But this did not happen. In Serbia, Nielsen explained, investigations also “studiously avoided following the chain-of-command”, never targeting the senior officials who made it possible for the paramilitary units to exist.

“There is simply little or no political will - and little public appetite - for this in Serbia even today,” he said.

A career in crime

Zeljko Raznatovic was born in the small Slovenian town of Brezice on April 17, 1952, and he was well-known to the police in many countries around Europe by the time the Yugoslav conflict began.

Zeljko Raznatovic poses with his Tigers. Photo: Ron Haviv/VII.

He was first arrested in Belgrade in 1966 for stealing a woman’s purse and spent a year in juvenile detention, before moving to western Europe in the 1970s and embarking upon a decade-long crime spree.

Between 1973 and 1983, he ran up a string of convictions and arrest warrants for bank heists, robberies and attempted murder in Belgium, the Netherlands, Sweden, Germany, Austria, Switzerland and Italy. He managed to escape from most of the prisons in which he was held.

After he returned to Serbia, he became the leader of the hardcore Red Star Belgrade football fans, the ‘Delije’, who would provide him with some of his future Tigers. Journalist Filip Svarm, who has studied Arkan closely, told BIRN that the state security service at the Serbian interior ministry tasked him with setting up the unit in autumn 1990 to carry out “black operations” in Croatia.

“Those state security officers told Arkan precisely what they expected of him,” Svarm explained. “In return, Arkan was given different benefits for the favours he did for state security. Those benefits were mainly of an economic nature.”

Protection from prosecution for his more orthodox criminal activities was another incentive for the newly-anointed militia leader, who would go on to run lucrative smuggling operations in Serb-held territory in Croatia during wartime: “By providing various services for state security, Arkan exempted himself from the law,” said Svarm.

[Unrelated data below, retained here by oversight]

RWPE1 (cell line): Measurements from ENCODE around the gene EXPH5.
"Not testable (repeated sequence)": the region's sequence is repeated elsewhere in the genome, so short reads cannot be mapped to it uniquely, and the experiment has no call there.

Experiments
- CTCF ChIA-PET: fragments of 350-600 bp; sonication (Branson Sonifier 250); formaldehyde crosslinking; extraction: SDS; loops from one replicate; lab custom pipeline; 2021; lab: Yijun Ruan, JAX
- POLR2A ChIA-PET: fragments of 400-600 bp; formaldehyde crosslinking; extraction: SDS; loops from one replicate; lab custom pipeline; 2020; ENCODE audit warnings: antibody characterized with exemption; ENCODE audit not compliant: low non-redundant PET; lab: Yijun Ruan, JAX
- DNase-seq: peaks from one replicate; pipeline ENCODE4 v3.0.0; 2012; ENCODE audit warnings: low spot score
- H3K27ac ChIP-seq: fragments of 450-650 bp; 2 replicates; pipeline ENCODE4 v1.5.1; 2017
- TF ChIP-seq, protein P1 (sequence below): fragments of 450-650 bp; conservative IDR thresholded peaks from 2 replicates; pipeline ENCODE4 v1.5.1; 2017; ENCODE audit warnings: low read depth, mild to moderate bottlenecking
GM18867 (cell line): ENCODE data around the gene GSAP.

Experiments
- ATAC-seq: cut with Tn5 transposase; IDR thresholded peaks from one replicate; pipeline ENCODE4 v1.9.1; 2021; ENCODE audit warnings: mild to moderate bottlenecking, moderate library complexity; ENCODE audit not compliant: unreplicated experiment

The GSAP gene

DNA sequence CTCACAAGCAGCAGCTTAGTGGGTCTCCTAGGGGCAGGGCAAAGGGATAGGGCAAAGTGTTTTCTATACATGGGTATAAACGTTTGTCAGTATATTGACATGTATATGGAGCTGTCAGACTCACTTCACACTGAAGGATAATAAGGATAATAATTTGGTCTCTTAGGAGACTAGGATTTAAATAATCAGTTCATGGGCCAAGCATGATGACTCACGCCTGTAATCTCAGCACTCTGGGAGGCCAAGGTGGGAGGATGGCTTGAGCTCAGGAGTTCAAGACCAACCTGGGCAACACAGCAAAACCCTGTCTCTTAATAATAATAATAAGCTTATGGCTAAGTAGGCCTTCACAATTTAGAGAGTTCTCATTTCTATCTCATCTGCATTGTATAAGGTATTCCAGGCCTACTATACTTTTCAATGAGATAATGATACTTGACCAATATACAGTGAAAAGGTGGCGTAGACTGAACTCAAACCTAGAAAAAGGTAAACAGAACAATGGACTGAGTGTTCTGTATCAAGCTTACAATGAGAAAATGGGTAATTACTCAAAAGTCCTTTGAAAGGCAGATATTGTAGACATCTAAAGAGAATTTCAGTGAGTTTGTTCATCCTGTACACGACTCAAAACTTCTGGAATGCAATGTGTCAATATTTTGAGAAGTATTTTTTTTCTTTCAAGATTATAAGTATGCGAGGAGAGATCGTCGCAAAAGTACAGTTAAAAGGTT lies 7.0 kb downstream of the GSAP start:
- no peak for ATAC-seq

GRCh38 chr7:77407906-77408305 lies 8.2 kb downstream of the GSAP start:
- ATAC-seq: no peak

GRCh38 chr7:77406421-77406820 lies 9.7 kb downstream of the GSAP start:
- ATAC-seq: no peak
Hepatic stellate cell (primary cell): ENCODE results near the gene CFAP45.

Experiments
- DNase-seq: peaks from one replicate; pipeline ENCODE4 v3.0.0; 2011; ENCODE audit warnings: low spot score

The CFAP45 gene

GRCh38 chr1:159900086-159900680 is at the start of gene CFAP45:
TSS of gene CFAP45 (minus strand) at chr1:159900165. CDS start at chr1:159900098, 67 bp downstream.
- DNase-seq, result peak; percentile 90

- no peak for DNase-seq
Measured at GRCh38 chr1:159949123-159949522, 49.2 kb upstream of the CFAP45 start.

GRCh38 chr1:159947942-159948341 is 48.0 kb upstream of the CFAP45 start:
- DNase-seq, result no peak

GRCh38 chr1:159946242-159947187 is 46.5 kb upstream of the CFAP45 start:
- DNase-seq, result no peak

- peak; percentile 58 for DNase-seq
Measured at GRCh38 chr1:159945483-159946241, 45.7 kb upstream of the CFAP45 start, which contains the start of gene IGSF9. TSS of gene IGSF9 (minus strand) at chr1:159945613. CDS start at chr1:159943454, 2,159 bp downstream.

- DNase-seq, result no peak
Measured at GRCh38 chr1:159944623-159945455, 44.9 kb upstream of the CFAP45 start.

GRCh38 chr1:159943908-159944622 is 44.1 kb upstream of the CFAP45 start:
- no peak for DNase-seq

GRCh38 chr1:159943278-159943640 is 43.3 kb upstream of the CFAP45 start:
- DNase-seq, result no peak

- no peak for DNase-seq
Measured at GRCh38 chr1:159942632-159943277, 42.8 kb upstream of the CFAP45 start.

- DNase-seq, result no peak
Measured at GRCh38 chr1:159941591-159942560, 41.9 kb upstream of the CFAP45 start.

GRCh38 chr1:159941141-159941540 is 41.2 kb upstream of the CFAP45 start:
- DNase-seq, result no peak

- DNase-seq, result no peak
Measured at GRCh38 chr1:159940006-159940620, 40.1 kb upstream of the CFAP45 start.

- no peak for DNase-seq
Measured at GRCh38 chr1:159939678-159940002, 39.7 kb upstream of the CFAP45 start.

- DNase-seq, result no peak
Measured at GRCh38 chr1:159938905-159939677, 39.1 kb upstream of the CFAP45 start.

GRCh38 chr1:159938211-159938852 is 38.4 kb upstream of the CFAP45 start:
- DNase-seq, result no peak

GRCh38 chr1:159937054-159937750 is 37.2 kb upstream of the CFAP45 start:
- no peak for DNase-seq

Although Arkan was arrested in October 1990, before the war in Croatia, and sentenced to five years in jail for plotting a terror attack after police found weapons in his car, he never went to jail for it. Svarm said he believes a widely-circulated rumour that the Serbian and Croatian interior ministries made a deal to secure Raznatovic’s freedom: “That says it all about how important Arkan was for Serbian state security, that the highest officials were engaged in order to get him out of prison.”

“By providing various services for state security, Arkan exempted himself from the law.”

Filip Svarm, Serbian journalist

The Serbian Volunteer Guard was a relatively small force made up of Delije football ultras, criminals and ordinary volunteers who admired Arkan and believed in his cause, such as Borislav Pelevic, who became his closest associate and later ran his nationalist Party of Serbian Unity.

“There were always around 500 men, some were coming and some were leaving. It is my own estimate that around 10,000 men were part of the guard at some point in those several years,” said Pelevic, who is now the president of the European Kickboxing Association.

He also denied the allegation that the paramilitaries were funded by Serbian state security. Arkan was “very rich”, he told BIRN, and wealthy expatriate Serbs also acted as sponsors.

The Tigers were mainly deployed to support the Yugoslav People’s Army – as they did during the siege of the Croatian city of Vukovar in 1991 – but their image as brutal, disciplined killers also had a chilling impact on Belgrade’s enemies. According to Pelevic: “When people heard that Arkan’s Tigers were coming, ‘Ustase’ [Croatian nationalists] and Muslims usually fled.”

A sanctuary for Tigers

One of the Tigers kicks the body of a woman who had just been shot by the paramilitaries in Bijeljina in March 1992. Photo: Ron Haviv/VII.

The Tigers were first accused of war crimes during fighting in Tenja in Croatia in July 1991, when at least 29 people were killed and over 2,900 non-Serbs expelled, according to the Belgrade-based Humanitarian Law Centre. Soon afterwards, the head of the Serbian interior ministry’s special forces, Radovan Stojicic (alias ‘Badza’), provided them with a training camp at an old Yugoslav territorial defence base in the Croatian village of Erdut, which remained their military headquarters until May 1996.